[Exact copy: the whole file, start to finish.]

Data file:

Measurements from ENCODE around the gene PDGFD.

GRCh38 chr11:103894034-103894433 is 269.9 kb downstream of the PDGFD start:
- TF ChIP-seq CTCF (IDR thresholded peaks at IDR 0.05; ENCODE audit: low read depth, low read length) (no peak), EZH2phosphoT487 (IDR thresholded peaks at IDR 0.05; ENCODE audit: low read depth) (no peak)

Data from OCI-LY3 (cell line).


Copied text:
Measurements from ENCODE around the gene PDGFD.

GRCh38 chr11:103894034-103894433 is 269.9 kb downstream of the PDGFD start:
- TF ChIP-seq CTCF (IDR thresholded peaks at IDR 0.05; ENCODE audit: low read depth, low read length) (no peak), EZH2phosphoT487 (IDR thresholded peaks at IDR 0.05; ENCODE audit: low read depth) (no peak)

Data from OCI-LY3 (cell line).